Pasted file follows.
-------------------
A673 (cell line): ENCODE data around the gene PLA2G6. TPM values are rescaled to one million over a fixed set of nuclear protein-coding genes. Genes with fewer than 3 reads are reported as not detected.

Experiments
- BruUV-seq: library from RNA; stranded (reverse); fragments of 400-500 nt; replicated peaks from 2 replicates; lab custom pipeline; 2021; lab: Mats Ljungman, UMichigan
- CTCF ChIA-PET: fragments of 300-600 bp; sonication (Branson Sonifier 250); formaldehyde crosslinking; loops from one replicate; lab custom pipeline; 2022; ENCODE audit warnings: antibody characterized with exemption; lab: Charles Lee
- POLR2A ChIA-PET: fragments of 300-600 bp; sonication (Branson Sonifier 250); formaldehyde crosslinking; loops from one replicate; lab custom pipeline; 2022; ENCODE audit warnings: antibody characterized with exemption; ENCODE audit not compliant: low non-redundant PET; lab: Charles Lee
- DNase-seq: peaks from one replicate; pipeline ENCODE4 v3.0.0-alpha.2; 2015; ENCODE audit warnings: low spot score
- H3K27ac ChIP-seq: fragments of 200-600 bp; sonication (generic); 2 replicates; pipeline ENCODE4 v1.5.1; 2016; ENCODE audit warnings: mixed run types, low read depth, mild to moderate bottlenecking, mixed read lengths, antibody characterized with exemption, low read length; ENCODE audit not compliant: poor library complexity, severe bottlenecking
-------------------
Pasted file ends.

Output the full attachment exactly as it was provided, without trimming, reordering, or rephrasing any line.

A673 (cell line): ENCODE data around the gene PLA2G6. TPM values are rescaled to one million over a fixed set of nuclear protein-coding genes. Genes with fewer than 3 reads are reported as not detected.

Experiments
- BruUV-seq: library from RNA; stranded (reverse); fragments of 400-500 nt; replicated peaks from 2 replicates; lab custom pipeline; 2021; lab: Mats Ljungman, UMichigan
- CTCF ChIA-PET: fragments of 300-600 bp; sonication (Branson Sonifier 250); formaldehyde crosslinking; loops from one replicate; lab custom pipeline; 2022; ENCODE audit warnings: antibody characterized with exemption; lab: Charles Lee
- POLR2A ChIA-PET: fragments of 300-600 bp; sonication (Branson Sonifier 250); formaldehyde crosslinking; loops from one replicate; lab custom pipeline; 2022; ENCODE audit warnings: antibody characterized with exemption; ENCODE audit not compliant: low non-redundant PET; lab: Charles Lee
- DNase-seq: peaks from one replicate; pipeline ENCODE4 v3.0.0-alpha.2; 2015; ENCODE audit warnings: low spot score
- H3K27ac ChIP-seq: fragments of 200-600 bp; sonication (generic); 2 replicates; pipeline ENCODE4 v1.5.1; 2016; ENCODE audit warnings: mixed run types, low read depth, mild to moderate bottlenecking, mixed read lengths, antibody characterized with exemption, low read length; ENCODE audit not compliant: poor library complexity, severe bottlenecking